As I walked from the Tube station to the hotel, I passed several little grocery stores, all in a 2 block radius, with produce lining the sidewalks outside, and people hustling in and out with bags full of food. Naturally I assumed this would make it easy to find a quick, pre-prepared meal. I overestimated the easiness. By this time I was so exhausted I was willing to grab the first thing that looked good from the closest store. So I wandered the block past my hotel to the first grocery. Unfortunately the concept of pre-prepared food seemed to be failing, so I grabbed a personal sizes of potato chips and called it quits, moving onto the next store. This had much the same effect, so I grabbed something else and moved on again.
At this point, I figured I’d try the safest bet, I had seen when getting to Hounslow, that on the same block as the grocery stores was a place called Lilywhites. I had seen it at the airport to and had deduced that it was some kind of convenience store. If anywhere was going to have what I wanted it would be there. Unfortunately, I failed to read the sign under Lilywhites, a sign that suggested that Lilywhites was no longer Lilywhites. So I walked in, caught off guard by the intense smell one usually associates with a meat market or deli. Sure enough the aisles were full of open face floor freezers containing…meat. This seemed to dim my prospects a bit. I quickly browsed, realizing that the brands all seemed a bit odd, all a bit Polish. So I found the beverage aisle grabbed something that appeared to be Pear juice of some sort, and got in line. It was in that minute of standing in line that I realized, that I was not in a Lilywhites, I was in a Polish deli. As I stood there, I listened to the cashier and the customers around, none of them speaking a language I understood. No, they were all speaking…Polish. Which instantly explained the lack of recognizable names. Never before in my life have I been more thankful to have a little cash register sign that digitally reads how much the customer owes, because sure enough the cashier told me in Polish how much I owed for my bottle of juice.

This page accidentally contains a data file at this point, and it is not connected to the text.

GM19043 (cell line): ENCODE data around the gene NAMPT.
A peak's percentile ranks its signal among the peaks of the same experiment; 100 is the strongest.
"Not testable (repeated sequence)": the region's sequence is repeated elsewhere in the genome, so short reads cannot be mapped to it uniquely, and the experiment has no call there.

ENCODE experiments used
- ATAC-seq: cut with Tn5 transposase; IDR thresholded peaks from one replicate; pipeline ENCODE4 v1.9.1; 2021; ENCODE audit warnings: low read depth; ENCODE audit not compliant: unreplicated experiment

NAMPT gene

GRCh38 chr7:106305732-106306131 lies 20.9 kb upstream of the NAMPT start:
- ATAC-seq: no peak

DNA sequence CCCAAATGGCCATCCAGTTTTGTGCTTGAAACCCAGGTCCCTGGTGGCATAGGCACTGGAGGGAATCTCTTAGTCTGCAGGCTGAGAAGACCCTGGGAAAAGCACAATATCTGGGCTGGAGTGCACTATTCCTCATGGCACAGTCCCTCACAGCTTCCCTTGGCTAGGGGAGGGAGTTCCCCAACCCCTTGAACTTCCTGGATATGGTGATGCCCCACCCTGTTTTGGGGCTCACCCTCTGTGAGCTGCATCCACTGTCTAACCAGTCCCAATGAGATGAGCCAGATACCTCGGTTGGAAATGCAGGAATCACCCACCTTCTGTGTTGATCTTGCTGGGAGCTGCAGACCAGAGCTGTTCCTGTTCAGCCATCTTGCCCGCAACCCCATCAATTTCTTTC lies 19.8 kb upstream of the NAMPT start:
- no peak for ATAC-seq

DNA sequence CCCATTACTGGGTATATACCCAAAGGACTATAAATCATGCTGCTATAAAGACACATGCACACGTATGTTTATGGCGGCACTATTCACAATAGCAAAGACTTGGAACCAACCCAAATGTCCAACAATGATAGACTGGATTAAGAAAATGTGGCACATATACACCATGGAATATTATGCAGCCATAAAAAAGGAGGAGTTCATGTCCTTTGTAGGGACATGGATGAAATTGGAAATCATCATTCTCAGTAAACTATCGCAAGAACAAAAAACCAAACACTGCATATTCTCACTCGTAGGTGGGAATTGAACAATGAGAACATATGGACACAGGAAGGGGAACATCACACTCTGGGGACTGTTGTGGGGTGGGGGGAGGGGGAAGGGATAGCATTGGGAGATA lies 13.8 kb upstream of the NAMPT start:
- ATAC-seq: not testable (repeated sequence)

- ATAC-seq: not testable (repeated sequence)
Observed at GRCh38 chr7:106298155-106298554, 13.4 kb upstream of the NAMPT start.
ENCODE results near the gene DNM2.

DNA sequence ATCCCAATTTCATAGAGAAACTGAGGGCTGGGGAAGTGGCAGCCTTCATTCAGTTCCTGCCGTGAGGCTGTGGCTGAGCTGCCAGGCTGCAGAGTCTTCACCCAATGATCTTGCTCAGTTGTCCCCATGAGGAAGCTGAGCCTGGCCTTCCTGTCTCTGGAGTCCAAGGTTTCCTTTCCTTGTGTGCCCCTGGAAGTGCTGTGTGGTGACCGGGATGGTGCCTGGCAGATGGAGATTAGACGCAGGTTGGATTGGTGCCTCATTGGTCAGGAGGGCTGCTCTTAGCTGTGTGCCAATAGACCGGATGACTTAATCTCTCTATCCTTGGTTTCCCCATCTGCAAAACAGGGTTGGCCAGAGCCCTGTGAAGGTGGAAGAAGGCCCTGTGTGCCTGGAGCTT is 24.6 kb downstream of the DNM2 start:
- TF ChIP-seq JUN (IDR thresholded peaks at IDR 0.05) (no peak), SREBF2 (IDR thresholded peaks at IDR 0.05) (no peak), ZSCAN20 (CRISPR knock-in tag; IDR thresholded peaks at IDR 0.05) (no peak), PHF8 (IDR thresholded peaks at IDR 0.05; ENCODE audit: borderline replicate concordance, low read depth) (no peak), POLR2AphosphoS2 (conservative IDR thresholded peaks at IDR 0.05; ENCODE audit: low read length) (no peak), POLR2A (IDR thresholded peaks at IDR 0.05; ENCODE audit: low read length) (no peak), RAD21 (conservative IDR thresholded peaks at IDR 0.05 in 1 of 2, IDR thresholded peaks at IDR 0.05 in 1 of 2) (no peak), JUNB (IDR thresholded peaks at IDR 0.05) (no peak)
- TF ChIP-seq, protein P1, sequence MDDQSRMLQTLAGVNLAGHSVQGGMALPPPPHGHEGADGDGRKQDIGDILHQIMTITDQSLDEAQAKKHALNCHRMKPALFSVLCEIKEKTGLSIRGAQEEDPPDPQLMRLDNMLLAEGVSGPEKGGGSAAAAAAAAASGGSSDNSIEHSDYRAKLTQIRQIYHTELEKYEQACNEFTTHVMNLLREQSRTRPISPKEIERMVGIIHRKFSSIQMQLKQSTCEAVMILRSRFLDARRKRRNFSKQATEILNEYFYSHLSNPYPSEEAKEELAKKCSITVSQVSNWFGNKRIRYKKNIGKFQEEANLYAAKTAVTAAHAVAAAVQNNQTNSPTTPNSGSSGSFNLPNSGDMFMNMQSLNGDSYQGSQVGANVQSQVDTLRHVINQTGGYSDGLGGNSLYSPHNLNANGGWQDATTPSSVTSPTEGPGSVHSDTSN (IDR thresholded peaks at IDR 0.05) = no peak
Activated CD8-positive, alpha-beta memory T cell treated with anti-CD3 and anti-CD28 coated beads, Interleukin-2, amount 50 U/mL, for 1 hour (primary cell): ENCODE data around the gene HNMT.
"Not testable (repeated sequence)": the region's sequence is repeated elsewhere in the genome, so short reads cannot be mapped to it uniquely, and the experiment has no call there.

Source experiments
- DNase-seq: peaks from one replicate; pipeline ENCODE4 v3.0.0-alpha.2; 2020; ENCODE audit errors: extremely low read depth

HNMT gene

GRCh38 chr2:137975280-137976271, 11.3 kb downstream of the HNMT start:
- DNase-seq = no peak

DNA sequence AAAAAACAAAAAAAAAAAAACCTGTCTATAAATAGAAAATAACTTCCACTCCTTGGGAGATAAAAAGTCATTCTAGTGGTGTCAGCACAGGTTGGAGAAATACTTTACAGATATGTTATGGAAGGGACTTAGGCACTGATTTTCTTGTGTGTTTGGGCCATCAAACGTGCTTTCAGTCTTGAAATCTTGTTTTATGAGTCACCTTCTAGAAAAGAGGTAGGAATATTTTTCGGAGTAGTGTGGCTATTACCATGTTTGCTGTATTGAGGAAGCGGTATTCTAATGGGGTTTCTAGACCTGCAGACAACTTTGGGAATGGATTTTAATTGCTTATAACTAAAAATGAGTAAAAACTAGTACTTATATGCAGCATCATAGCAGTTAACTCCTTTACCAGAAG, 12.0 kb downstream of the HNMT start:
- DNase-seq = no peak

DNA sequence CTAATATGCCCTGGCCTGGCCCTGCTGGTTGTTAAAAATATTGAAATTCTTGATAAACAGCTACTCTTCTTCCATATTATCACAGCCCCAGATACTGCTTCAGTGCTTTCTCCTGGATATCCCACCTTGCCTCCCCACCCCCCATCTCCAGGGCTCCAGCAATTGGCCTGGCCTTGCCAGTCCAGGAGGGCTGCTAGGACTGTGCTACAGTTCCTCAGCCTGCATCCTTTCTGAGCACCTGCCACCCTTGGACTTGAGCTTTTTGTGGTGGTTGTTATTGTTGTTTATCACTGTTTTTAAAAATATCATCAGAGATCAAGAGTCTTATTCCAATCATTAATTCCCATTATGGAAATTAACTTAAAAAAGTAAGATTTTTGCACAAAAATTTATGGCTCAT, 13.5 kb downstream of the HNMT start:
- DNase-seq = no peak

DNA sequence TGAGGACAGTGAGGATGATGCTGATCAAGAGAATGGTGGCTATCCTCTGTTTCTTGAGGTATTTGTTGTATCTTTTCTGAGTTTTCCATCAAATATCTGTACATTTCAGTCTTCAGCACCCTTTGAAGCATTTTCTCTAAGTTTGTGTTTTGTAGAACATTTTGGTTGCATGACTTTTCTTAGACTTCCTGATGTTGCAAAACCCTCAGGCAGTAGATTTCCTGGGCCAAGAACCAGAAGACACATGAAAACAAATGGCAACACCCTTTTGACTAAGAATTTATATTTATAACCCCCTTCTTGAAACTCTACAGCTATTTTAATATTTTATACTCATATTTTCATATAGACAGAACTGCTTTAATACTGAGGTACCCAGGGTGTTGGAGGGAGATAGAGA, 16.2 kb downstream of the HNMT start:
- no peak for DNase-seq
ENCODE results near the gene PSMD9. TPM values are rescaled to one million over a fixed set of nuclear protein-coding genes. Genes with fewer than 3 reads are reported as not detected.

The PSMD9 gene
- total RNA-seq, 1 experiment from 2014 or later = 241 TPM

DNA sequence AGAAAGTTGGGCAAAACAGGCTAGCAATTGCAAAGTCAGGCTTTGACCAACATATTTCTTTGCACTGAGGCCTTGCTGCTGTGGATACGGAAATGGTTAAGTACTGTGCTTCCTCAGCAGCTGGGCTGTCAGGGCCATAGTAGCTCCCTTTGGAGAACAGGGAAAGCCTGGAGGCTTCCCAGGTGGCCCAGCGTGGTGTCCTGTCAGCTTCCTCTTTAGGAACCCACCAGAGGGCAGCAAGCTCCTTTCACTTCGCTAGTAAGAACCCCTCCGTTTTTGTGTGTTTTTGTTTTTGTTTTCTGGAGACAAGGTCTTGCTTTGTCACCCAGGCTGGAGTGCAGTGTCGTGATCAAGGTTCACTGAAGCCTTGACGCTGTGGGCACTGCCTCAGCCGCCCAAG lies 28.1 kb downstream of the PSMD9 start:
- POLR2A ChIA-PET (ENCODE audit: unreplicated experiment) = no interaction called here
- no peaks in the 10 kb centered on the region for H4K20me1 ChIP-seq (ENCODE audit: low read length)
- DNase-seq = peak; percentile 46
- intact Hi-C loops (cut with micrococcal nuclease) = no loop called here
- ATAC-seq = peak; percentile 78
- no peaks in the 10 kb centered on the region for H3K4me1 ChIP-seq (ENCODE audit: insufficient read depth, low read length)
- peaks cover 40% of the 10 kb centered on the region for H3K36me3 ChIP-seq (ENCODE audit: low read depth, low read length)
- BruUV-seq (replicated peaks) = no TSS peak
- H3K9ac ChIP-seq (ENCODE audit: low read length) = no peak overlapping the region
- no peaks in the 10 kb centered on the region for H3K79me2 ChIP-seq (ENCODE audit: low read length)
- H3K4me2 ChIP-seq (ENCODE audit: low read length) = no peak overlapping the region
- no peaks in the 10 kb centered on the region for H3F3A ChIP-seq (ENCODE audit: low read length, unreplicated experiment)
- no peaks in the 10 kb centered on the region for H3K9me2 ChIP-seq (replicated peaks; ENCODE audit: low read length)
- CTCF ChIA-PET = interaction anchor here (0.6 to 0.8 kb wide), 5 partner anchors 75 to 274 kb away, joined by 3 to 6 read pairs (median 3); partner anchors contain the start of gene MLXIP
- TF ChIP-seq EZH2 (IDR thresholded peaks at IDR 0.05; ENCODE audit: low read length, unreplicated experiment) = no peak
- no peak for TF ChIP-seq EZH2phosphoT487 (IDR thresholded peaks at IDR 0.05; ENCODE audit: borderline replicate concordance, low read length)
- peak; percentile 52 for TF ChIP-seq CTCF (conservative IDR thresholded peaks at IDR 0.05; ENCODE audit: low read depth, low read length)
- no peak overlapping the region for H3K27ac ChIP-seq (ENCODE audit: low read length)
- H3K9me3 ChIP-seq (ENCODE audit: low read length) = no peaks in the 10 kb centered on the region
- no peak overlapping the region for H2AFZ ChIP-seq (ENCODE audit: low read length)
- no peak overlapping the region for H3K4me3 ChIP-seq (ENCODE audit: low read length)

To the people passing what use to be Lilywhites it was completely normal to have Polish speaking Polish-deli there. No one seemed to question the fact that the Lilywhites sign still remained even though Lilywhites had actually gone. The lack of cosmetic upkeep on the building and the pure authentic ethnic deli describes Hounslow perfectly. It’s safe and ethnic but building maintenance and town cleanliness are not high of the list of people’s priorities. It’s an area clearly poorer than central London and yet I saw more people being friendly, saying hello to each other, and simply stopping to catch up than I did anywhere during my time in the London area, because it’s a community.
During my first night, I drew the conclusion that Hounslow was simply trying to figure out what it wanted to be. Coming from an American who considers old anything after 1850, I don’t think I can really place that judgment on a place that has probably been around since before the United States signed the Declaration of Independence. Being back, and thinking about Hounslow now, I think it knows who it is. It doesn’t want to be the prim and proper English community that people think of, because it’s not English. It’s a community of immigrants that prides itself on being a community of immigrants. It prides itself on not being perfect. I think looking at it now, Hounslow isn’t trying to figure out what it wants to be, it’s trying to figure out how to show the rest of London what it is.